Delta to switch fare pricing engines in 2002

Delta Air Lines Inc. plans to switch off its legacy operating system early next year and finally move its internal fare-searching and ticket-pricing functions to the same software system used by travel site Orbitz LLC. The planned migration will come after a year and half of testing the new system. In an announcement Wednesday, the Atlanta-based airline said it will move shopping and pricing functions from its transaction processing facility (TPF) operating system to a pricing engine from ITA Software Inc. in Cambridge, Mass. The TPF has been running pricing searches for the airline since the 1960s.

As it does for Orbitz, ITA will power the internal Delta engine, which searches domestic fare information for online reservations, telephone reservations, airport and city ticket offices and the MYOBTravel (Mind Your Own Business) site for business travelers. is hosted at ITA's servers in Cambridge, according to ITA President and CEO Jeremy Wertheimer.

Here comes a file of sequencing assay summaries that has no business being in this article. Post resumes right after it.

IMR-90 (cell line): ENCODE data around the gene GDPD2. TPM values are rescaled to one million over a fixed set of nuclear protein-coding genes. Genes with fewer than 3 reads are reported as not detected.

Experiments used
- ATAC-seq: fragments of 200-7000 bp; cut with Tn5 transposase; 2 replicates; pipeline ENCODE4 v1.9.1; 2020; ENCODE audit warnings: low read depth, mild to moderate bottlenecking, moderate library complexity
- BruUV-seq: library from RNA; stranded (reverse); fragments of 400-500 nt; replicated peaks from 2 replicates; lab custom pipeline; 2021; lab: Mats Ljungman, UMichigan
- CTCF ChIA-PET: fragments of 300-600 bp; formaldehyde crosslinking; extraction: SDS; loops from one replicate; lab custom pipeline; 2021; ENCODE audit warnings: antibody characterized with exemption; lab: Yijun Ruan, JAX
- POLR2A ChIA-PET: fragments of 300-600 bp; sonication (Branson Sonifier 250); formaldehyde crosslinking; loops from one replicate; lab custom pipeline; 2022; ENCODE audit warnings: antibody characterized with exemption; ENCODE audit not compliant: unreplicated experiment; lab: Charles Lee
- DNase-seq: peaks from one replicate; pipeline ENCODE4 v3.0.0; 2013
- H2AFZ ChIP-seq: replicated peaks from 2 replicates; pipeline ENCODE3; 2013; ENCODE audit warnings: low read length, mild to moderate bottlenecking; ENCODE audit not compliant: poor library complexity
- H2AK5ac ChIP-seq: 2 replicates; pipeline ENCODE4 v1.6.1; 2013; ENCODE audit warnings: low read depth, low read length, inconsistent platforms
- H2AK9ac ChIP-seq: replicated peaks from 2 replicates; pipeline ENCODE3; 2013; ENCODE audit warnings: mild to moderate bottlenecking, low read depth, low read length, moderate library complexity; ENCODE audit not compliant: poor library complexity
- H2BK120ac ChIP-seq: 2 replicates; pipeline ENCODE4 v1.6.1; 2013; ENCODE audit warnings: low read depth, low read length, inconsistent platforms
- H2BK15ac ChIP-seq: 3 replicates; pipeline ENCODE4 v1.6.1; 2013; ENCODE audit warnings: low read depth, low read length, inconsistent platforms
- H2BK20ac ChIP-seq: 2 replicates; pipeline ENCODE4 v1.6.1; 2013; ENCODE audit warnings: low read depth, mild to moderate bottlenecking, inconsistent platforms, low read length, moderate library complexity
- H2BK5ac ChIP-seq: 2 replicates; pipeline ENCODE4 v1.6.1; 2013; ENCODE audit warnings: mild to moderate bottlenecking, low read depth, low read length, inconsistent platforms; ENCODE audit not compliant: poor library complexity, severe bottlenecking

"Delta customers visiting our ticketing locations, calling our reservations centers and using and will benefit from this new, powerful shopping technology that finds them multiple fare and best flight options for any domestic travel request," Kevin Connor, Delta's director of e-commerce revenue management and distribution strategy, said in the announcement. "The ITA pricing engine searches millions of flight and fare combinations to identify those that best match customers' defined parameters."

In September 2000, Delta began testing ITA software internally and has been running ITA in tandem with its proprietary version of TPF, called Deltamatic.

The move will allow customers to get more options on air fares, Delta said. It is the first airline to move its internal pricing away from the TPF operating system, which IBM developed in the late 1950s and early 1960s specifically for the airline industry.

Many industry experts have said that TPF cannot handle the complexity and volume of demands from Internet shoppers. To that end, global distribution system Sabre Holdings Corp. in Fort Worth, Texas, has committed to a US$100 million project that will move its legacy TPF shopping operations to open systems running on Himalaya NonStop servers from Compaq Computer Corp.

However, IBM and many TPF programmers contend that it isn't TPF per se that creates inflexibility, but rather the business rules airlines have layered onto it over 40 years.

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